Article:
A drippy, sentimental latino comic book panel containing a couple swearing undying love sits next to a lone, strong, pensive head of 30’s comic hero, Flash Gordon, in profile. Shorn of setting, the image appears more like an existential tragic hero than that of a familiar cultural icon. On the opposite wall, an idealized couple from a 50’s TV ad romp with their perfect looking children in their fun-filled world. Next to them, a 40’s movie poster displays a sad and lonely Joan Crawford-like woman sitting in an amoeba-like bubble.

The light and frothy look belies the rich complexity of the work. For example, through the artful juxtapositions combined with the stencil effect, and the rich emotional life when taken all together, the pictures become mythic. Each of the scenes portray a specific feeling. Sadness, love, joy, loneliness, solitude, mystery fill the walls, creating a kind of emotional tapestry.

The stencils play a much larger role in the work than merely easy reproduction. The squiggly lines and odd solid shapes, from which the images and their backgrounds are constructed, are created by the use of the stencil. The result bears a striking resemblance to the detailed intricacies of Islamic design.

The stencil effect also makes the outlines of the images fuzzy. You’re never quite sure where the background ends and image begins. The effect is a continuous emerging of pop-images from a dense jungle of curlicues and odd shapes. It also gives the images a vulnerable and evanescent look, as if they could easily dissolve in front of your eyes. You'r never quite sure where the background ends and image begins. The effect is a continuous emerging of pop-images from a dense jungle of curlicues and odd shapes. It also gives the images a vulnerable and evanescent look, as if they could easily dissolve in front of your eyes. At the same time, there’s a sense of a work having been blown apart into millions of pieces and then reconstituted into what appears before you. Here, within the form itself, a statement is made about the fragility and ephemeralness of all of life. In a sense, it’s like a post-modern impressionism.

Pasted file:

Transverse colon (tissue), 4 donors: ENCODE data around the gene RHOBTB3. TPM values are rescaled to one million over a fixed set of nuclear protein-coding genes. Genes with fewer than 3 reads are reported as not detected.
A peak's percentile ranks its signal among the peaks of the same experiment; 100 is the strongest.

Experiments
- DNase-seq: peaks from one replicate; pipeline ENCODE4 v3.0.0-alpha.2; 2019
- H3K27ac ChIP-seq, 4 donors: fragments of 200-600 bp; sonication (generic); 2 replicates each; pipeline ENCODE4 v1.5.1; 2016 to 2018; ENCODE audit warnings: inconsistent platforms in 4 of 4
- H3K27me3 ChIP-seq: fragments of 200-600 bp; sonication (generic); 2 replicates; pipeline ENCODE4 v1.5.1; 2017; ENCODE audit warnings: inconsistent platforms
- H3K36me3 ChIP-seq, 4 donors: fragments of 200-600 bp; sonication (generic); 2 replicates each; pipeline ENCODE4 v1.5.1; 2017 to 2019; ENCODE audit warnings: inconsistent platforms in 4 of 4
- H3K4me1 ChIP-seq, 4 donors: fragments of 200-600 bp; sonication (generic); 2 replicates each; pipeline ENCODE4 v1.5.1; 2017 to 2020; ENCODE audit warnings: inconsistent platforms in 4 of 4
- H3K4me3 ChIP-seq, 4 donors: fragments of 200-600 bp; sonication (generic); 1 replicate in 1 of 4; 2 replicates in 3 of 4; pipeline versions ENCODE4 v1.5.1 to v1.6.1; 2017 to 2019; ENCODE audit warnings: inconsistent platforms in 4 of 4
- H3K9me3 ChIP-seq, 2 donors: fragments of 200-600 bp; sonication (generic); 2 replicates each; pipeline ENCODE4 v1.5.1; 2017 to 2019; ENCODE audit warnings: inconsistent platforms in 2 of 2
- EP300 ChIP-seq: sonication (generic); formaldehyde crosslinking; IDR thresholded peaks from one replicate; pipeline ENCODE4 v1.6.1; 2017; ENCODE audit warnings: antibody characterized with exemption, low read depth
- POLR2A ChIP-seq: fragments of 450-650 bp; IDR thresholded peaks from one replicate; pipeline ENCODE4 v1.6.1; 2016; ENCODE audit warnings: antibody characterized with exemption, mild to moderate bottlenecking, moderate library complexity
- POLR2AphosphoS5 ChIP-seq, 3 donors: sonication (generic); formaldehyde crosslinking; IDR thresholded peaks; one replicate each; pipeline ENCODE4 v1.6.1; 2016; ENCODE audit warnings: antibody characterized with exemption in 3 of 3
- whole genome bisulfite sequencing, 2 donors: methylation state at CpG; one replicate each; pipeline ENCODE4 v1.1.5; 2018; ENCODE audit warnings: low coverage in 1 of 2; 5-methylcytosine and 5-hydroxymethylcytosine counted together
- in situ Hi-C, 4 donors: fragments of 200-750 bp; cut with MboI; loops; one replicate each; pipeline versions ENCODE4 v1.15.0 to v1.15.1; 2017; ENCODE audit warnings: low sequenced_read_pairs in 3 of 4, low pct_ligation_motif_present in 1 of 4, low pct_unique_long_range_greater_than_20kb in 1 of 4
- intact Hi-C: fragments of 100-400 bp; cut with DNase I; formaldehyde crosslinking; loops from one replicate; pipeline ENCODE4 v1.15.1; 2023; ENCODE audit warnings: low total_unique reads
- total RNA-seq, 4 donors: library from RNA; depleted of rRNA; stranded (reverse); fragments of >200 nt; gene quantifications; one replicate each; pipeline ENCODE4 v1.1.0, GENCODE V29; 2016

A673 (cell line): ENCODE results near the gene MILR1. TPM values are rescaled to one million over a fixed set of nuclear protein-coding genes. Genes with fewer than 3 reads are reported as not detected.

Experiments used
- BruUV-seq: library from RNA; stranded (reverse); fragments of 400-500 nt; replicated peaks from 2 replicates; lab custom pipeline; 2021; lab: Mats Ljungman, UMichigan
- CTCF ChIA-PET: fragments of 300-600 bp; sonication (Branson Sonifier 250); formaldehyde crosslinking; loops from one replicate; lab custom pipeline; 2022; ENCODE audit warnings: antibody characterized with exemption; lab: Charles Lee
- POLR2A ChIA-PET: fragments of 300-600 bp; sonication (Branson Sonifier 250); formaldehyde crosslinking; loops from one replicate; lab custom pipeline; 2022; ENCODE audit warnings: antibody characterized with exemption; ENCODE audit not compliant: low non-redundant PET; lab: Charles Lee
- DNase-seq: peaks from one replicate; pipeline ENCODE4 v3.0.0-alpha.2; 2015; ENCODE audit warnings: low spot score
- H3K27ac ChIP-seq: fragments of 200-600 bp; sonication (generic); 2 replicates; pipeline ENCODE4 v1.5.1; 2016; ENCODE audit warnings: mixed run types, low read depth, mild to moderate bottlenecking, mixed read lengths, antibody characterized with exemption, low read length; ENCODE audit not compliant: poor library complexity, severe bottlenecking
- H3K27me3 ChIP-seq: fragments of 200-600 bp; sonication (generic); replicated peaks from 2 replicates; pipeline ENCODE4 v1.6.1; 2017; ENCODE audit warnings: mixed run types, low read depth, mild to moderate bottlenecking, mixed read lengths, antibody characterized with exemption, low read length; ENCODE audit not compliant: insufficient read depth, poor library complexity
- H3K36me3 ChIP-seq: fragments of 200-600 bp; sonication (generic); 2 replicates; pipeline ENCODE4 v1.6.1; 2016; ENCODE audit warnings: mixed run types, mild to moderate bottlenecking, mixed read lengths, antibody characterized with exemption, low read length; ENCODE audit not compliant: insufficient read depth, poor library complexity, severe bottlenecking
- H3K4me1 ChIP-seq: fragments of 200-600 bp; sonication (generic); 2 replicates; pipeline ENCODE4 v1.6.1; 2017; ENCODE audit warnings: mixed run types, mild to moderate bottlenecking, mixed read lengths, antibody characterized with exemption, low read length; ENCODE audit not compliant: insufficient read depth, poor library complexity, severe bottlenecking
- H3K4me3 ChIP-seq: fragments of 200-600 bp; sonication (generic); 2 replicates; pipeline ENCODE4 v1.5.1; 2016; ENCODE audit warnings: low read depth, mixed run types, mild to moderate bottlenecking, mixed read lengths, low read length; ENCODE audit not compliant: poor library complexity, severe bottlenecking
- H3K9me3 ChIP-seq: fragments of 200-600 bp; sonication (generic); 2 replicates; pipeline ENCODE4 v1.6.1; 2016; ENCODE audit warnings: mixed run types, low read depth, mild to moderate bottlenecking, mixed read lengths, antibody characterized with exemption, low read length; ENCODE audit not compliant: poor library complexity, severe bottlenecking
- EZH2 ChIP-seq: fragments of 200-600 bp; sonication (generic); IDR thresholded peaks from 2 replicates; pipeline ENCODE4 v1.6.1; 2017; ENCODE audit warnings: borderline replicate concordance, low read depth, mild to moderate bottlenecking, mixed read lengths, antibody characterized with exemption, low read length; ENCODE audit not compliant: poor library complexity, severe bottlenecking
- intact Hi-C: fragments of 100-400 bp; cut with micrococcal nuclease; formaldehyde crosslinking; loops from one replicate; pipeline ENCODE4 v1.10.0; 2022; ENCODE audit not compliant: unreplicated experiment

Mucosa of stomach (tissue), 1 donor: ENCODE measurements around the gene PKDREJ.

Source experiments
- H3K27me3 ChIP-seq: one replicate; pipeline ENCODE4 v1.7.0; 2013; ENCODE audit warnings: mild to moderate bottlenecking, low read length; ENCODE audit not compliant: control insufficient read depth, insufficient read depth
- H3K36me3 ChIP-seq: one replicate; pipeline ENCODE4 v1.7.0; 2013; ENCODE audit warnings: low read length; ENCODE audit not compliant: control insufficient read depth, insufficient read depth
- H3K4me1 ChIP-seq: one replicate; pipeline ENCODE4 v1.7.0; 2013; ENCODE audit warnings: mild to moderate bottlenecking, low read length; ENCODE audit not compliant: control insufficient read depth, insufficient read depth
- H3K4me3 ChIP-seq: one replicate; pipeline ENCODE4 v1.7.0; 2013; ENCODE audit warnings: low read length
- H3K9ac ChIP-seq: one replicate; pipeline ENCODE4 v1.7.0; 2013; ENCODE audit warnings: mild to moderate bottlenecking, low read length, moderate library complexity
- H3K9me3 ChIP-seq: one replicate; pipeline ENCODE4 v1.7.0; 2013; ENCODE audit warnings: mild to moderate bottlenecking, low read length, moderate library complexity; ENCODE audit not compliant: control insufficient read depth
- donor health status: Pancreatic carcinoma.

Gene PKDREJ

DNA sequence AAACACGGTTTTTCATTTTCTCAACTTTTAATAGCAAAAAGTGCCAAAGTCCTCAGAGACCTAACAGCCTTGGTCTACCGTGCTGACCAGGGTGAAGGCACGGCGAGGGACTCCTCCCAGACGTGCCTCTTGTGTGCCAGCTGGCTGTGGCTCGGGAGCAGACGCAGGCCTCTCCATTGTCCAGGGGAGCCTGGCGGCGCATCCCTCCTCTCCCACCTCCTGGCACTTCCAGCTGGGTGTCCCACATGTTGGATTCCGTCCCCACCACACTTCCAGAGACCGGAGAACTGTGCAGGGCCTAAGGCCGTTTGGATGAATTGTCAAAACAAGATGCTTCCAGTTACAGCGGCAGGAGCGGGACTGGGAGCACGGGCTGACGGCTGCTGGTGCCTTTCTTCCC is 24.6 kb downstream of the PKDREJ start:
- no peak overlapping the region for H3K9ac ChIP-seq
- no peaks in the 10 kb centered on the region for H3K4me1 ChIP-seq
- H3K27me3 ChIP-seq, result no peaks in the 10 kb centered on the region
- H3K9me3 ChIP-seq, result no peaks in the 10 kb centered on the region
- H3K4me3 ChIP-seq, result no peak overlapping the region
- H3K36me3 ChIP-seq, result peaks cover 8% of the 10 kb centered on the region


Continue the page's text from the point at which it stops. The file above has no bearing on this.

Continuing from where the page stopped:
His Clarion Alley mural is distinct from his other public work. There's not the tongue-in-cheek or social criticism with which Williams signature style is associated. Titled “Mission Wild Life Heritage,” the idyllic scene of animals around a watering hole is even at odds with the strong inner city themes of the neighboring murals. Yet, it has a beauty and fascination all its own. For one, the stencil approach gives it a jagged look which short circuits a picture post-card appearance. For another, the coloring is exquisite. Rich, greenish-brown marshy vegetation surrounds the dominating white-highlighted, lush, pale blue water. The large variety of animals adds even more rich color. All have black in them — shading, large blocks, or flecks. The black alternates with another color in each of the animals — orange, white, maroon, yellow, gray, red. Birds, fish, butterflies dart in and around bears, lizards, bobcats, raccoons. The animation of the animals make the scene come alive. They seem, in turn, inquisitive, curious, or lying in wait for prey.

Born in Santa Barbara in the early 50s, Williams arrived in San Francisco in 1979, via Santa Cruz and Sonoma, attending art classes along the way. Prior to San Francisco, his work consisted mostly of landscape painting. After arriving here, the excitement of the new avantgarde changed the ballgame for him. “Collage and xerox art was the rage. Also, it was the beginning of the Reagan years, which was a turning point. Nice government ended with Carter. It the was the year of Jonestown, the Moscone-Milk assassination. The nice, polite, mainstream art was more irrelevant than ever."